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School bond dollars go to work in Federal Way

Valhalla Elementary School held a groundbreaking ceremony Sept. 17. Group shown above includes student Ryan Woobank, Valhalla principal Marie Verhaar, students Cassidy Lane and Breeana McSheery, school board president Ed Barney, student Sarah Spillers, school board member Angela Griffin, student Sam Spillers, Superintendent Tom Murphy and school board vice president Suzanne Smith. - Photos courtesy of Deb Stenberg/Federal Way School District
Valhalla Elementary School held a groundbreaking ceremony Sept. 17. Group shown above includes student Ryan Woobank, Valhalla principal Marie Verhaar, students Cassidy Lane and Breeana McSheery, school board president Ed Barney, student Sarah Spillers, school board member Angela Griffin, student Sam Spillers, Superintendent Tom Murphy and school board vice president Suzanne Smith.
— image credit: Photos courtesy of Deb Stenberg/Federal Way School District

Joseph Cordi, a third-grader at Valhalla Elementary School, is getting tired of watching his teacher turn the heater off and on in his classroom using a wrench.

“It makes a machine gun noise when she turns it on,” he said. “It’s cold. It’s hot. The heaters don’t work.”

It’s time for a new school, Cordi said. And Valhalla students will soon get a new school. At a groundbreaking ceremony last week, Cordi gathered with other students, parents, neighbors and community leaders at Valhalla to celebrate the beginning of construction on a new school building.

Groundbreaking ceremonies were held last week at Valhalla and Panther Lake elementary schools, the first two of five Federal Way schools to be rebuilt with a $149 million construction bond measure passed last year. Five schools and three district facilities will be rebuilt by 2013. The new Valhalla and Panther Lake buildings are scheduled to be complete at the end of 2009.

Stephanie Nguyen, a parent with two children who attend Valhalla, said she is enthusiastic about the additional storage, the multipurpose room and the additional natural light in the new campus.

“The fluorescent lights are really hard on the kids’ eyes and they tend to complain of headaches,” she said.

For Sydney Wilson, a third-grader at Valhalla, the playground is among the most exciting things about the new school.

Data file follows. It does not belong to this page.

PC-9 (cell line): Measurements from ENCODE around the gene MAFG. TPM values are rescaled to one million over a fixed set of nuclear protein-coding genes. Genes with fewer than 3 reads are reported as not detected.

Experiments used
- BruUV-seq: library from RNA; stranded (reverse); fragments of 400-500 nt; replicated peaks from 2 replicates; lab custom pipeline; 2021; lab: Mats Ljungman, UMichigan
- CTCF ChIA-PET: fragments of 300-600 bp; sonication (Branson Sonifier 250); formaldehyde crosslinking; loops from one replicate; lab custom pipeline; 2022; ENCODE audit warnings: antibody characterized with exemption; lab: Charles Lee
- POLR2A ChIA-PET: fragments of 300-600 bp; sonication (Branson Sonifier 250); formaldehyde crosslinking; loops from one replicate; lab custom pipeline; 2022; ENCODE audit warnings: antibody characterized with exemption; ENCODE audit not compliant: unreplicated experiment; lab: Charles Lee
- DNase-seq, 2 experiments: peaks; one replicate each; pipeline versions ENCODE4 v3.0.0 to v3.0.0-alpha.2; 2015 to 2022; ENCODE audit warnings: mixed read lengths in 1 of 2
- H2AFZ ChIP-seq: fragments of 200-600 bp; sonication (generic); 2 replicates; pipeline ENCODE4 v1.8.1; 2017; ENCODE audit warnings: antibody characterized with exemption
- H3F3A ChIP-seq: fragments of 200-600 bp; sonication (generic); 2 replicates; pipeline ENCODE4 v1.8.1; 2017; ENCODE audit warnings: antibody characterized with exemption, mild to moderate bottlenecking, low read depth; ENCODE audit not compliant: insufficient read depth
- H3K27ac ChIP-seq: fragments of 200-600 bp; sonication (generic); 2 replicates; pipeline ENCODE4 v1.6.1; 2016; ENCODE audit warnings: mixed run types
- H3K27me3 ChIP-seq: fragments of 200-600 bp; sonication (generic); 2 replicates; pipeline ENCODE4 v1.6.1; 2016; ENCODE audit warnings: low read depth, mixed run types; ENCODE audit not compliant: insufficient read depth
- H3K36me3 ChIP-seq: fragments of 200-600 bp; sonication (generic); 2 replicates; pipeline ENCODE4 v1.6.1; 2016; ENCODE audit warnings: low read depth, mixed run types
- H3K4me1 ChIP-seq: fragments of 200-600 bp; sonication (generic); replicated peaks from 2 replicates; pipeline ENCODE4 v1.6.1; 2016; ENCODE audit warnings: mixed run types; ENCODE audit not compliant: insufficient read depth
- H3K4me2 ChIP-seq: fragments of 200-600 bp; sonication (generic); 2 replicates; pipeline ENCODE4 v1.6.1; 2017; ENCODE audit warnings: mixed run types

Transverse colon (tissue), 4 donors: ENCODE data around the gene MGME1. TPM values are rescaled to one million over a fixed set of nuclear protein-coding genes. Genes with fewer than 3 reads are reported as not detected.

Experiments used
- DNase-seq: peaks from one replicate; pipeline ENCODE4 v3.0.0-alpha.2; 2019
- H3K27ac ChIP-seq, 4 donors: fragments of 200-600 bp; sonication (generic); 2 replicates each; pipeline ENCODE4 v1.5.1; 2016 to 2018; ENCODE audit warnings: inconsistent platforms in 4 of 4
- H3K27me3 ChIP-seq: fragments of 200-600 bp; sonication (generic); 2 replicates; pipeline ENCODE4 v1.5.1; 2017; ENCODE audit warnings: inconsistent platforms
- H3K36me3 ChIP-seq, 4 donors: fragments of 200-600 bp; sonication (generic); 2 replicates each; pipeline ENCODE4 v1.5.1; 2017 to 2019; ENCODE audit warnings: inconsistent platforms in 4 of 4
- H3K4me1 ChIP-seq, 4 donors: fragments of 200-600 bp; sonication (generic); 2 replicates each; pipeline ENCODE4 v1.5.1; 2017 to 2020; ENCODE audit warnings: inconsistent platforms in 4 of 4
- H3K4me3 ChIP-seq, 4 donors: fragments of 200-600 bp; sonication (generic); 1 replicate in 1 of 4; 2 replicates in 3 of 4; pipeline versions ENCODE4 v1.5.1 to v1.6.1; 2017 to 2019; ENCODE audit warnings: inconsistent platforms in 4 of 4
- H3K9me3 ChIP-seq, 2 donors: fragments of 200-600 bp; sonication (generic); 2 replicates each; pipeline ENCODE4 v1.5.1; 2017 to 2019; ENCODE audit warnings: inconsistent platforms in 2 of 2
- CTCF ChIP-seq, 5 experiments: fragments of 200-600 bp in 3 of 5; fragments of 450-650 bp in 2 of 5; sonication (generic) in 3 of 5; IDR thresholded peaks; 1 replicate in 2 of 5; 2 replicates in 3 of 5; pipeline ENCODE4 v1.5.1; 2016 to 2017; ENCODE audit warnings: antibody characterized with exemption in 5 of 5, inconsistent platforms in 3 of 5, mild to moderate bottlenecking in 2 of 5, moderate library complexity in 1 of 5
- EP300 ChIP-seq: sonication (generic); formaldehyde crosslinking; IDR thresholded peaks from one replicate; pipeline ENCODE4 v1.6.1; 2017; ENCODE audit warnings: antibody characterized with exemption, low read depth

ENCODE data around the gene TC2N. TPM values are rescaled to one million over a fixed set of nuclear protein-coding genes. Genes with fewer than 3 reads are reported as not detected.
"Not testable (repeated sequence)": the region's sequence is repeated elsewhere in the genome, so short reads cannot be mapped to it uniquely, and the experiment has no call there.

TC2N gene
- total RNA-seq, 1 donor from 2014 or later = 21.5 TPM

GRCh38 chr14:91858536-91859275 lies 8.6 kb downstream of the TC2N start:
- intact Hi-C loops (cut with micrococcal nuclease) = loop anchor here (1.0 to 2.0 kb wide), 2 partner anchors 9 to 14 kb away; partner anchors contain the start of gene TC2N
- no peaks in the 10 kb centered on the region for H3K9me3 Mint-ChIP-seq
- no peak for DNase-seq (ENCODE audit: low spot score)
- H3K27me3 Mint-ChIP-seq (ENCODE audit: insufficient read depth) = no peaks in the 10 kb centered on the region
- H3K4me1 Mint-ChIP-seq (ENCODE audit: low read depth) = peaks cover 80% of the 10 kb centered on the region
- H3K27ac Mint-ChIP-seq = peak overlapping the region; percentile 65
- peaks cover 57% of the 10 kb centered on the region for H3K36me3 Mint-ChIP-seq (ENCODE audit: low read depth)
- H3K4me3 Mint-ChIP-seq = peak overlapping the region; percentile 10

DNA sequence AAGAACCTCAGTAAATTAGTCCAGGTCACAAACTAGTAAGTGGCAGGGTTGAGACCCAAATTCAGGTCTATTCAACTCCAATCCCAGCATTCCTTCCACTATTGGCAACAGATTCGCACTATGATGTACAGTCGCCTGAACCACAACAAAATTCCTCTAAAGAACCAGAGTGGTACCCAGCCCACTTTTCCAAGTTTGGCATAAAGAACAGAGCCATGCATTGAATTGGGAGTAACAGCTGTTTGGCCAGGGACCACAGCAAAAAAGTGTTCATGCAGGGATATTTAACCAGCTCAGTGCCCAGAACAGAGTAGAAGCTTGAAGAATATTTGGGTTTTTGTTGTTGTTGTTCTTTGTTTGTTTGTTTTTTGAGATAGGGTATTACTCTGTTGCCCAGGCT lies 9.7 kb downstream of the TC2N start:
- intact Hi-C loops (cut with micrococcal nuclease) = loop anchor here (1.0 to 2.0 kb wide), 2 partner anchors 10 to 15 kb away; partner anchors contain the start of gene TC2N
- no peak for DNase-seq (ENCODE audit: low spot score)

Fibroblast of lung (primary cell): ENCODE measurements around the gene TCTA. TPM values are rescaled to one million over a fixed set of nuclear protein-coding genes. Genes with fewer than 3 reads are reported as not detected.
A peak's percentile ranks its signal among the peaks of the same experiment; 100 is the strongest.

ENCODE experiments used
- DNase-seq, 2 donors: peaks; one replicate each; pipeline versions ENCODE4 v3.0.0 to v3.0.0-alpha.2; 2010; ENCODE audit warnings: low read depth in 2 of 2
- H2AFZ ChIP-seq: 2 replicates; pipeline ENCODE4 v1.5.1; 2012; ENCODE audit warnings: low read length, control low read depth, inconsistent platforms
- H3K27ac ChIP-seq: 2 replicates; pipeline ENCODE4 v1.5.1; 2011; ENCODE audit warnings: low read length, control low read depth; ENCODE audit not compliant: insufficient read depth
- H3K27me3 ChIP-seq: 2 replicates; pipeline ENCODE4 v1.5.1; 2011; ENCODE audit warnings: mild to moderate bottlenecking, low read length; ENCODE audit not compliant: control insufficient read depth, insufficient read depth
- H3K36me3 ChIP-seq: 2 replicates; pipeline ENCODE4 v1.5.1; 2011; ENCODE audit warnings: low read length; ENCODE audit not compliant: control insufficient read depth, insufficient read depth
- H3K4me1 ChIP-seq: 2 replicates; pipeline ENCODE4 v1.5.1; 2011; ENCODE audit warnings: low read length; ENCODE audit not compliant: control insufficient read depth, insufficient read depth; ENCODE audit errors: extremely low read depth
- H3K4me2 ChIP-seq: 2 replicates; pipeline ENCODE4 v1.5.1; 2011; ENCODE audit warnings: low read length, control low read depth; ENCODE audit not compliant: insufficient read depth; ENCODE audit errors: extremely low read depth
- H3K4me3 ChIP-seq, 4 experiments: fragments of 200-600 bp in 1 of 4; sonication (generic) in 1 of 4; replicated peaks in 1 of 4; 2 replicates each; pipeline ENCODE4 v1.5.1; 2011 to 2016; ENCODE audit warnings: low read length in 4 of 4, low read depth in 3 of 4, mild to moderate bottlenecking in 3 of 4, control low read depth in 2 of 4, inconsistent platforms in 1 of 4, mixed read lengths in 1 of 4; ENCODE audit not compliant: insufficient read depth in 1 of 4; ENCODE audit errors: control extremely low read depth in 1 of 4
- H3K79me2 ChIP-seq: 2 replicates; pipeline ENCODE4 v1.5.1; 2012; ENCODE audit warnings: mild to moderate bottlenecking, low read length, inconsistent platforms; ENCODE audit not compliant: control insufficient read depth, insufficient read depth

“I think it’s going to be better,” she said.

She also hopes her new school is bigger than the old building. Classrooms in the old building were beginning to get crowded, she said.

“We were getting more people and not enough space for the people,” Wilson said.

During construction, classes will continue in the old buildings while the new buildings are built on the same property. Construction areas will be fenced off for the safety of students.

The new construction on all Federal Way buildings will meet or exceed state standards for green buildings. Some of the differences include better insulation, more use of natural light, high-efficiency lighting and more hard-surface floors replacing carpet.

Contact Margo Hoffman: mhoffman@fedwaymirror.com or (253) 925-5565.

Bond facts

The $149 million bond will rebuild five aging schools: Lakota Middle School and Lakeland, Panther Lake, Sunnycrest and Valhalla elementary schools.

The district’s transportation center, central kitchen and maintenance facilities will be rebuilt and relocated to an area near Celebration Park.

The bond will trigger $20 million in matching funds from the state to provide improvements to 23 Federal Way schools built before 1990, with the exception of Federal Way High School. Renovations will include repairing items such as heating, roofs and plumbing.

The district plans to complete the projects by 2013.

For more information about the bond, visit www.fwps.org/info/bond or e-mail bond07@fwps.org.

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